University of Cambridge > > Cambridge University Linguistic Society (LingSoc) > [Postponed to ET] 'Lying, bullshit and Desinformatsiya'

[Postponed to ET] 'Lying, bullshit and Desinformatsiya'

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  • UserChristopher Heffer (Cardiff University)
  • ClockThursday 24 March 2022, 16:30-18:00
  • HouseOnline.

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Note that this talk has been postponed to ET. More information will be sent out/this will updated in due course.

Untruthfulness in discourse involves often complex relations between language, mind and world. Thus, while researchers agree to define lying as a ‘believed-false assertion’, it is quite another thing (as jurors know) to establish that a given speaker believed their assertion to be false. Similarly, one can define bullshit, after Frankfurt (2005), as an indifference to the truth, but how do we distinguish in practice between indifference and naïve sincerity? And where do we place disinformation in an account of untruthfulness? Such questions have, for the most part, been shunned by discourse analysts. But, accordingly, we lack the tools for analyzing the myriad of untruthful statements we are all immersed in today.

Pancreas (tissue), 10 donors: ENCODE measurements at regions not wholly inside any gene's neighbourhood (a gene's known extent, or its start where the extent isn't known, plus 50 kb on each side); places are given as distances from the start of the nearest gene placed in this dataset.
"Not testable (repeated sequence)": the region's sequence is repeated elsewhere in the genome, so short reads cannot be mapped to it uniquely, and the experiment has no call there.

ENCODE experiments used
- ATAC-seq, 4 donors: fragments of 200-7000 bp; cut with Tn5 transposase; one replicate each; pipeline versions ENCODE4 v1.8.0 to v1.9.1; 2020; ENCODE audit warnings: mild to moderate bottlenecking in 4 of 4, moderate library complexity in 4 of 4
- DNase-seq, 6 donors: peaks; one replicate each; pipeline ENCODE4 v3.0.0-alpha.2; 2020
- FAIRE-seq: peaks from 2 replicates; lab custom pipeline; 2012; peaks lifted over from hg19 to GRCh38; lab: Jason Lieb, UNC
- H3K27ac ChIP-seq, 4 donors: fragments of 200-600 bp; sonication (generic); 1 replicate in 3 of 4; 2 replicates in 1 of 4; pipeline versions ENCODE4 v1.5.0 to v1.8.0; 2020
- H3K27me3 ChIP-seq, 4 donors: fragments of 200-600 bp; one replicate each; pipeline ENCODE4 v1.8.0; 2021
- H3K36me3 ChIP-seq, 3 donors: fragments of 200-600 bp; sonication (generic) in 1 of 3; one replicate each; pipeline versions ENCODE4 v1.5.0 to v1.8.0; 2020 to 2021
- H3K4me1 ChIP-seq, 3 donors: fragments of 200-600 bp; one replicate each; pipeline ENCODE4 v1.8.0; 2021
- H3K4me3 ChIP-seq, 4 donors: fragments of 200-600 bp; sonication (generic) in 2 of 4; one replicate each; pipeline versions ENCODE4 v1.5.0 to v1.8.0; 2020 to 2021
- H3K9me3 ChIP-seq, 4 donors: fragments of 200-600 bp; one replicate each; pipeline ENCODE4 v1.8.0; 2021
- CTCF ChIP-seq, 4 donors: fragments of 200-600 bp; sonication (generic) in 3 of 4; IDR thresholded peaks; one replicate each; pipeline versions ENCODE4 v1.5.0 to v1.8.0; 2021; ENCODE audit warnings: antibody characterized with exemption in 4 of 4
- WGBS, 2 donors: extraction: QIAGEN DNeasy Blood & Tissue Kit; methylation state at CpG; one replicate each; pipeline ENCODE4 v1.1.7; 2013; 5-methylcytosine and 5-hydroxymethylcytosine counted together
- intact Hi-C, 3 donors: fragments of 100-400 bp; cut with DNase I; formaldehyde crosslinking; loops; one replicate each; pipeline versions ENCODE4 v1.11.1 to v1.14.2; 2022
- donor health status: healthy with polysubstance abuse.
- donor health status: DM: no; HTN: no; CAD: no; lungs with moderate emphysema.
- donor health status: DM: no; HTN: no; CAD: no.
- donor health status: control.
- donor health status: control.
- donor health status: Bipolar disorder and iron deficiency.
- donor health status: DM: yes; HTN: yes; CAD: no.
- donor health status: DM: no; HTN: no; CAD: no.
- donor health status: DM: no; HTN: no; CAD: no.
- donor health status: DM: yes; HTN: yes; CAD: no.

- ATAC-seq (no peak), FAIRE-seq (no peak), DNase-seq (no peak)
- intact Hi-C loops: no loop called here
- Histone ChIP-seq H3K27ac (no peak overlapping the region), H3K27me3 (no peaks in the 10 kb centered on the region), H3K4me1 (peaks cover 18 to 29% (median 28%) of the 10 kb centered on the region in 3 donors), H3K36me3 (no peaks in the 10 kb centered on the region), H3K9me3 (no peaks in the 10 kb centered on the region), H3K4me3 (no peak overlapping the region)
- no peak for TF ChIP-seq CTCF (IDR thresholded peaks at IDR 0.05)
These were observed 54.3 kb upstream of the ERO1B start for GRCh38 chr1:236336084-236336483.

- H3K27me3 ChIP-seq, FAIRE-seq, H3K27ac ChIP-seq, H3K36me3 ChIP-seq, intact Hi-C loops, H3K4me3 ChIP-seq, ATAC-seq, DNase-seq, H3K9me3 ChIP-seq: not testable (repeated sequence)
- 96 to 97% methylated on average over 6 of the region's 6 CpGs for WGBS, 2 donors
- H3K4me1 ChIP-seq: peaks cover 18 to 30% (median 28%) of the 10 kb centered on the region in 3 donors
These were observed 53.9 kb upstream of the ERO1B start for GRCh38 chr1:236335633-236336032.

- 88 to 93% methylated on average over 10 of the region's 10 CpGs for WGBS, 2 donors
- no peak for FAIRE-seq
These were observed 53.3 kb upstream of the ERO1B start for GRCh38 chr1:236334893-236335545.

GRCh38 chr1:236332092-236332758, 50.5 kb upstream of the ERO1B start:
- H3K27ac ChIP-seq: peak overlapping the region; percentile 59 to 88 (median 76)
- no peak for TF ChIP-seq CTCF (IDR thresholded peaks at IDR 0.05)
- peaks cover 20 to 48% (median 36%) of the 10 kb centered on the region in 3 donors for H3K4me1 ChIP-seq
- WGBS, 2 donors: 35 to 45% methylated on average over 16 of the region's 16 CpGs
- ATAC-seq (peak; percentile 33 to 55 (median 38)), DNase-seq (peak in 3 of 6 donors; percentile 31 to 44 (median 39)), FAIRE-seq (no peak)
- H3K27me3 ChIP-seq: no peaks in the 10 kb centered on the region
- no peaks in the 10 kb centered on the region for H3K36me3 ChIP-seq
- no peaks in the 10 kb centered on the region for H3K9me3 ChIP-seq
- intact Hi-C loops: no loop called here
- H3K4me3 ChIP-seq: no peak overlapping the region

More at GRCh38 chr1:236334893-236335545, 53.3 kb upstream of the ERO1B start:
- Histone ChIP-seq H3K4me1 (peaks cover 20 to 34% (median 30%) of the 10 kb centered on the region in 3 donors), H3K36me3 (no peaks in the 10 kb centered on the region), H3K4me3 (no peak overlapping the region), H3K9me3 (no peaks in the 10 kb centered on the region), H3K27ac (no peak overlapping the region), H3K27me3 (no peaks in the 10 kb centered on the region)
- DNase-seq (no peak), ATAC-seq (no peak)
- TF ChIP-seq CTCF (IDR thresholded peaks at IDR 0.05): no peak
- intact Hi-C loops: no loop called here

In this talk I suggest that the key category when analyzing untruthful discourse is not lying (the philosophical obsession) but bullshit, and not rhetorical bullshitting, where the speaker knows what they are doing, but dogmatic bullshit that the speaker may sincerely believe. I then apply the account of untruthfulness in Heffer (2020) to Russian disinformation, or dezinformatsiya, in the Skripal poisoning case and the Ukraine war.

References: Frankfurt, H. (2005) On Bullshit. Princeton (NJ): Princeton University Press. Heffer, C. (2020) All Bullshit and Lies? Insincerity, Irresponsibility and the Judgment of Untruthfulness. New York: Oxford University Press.

This talk is part of the Cambridge University Linguistic Society (LingSoc) series.

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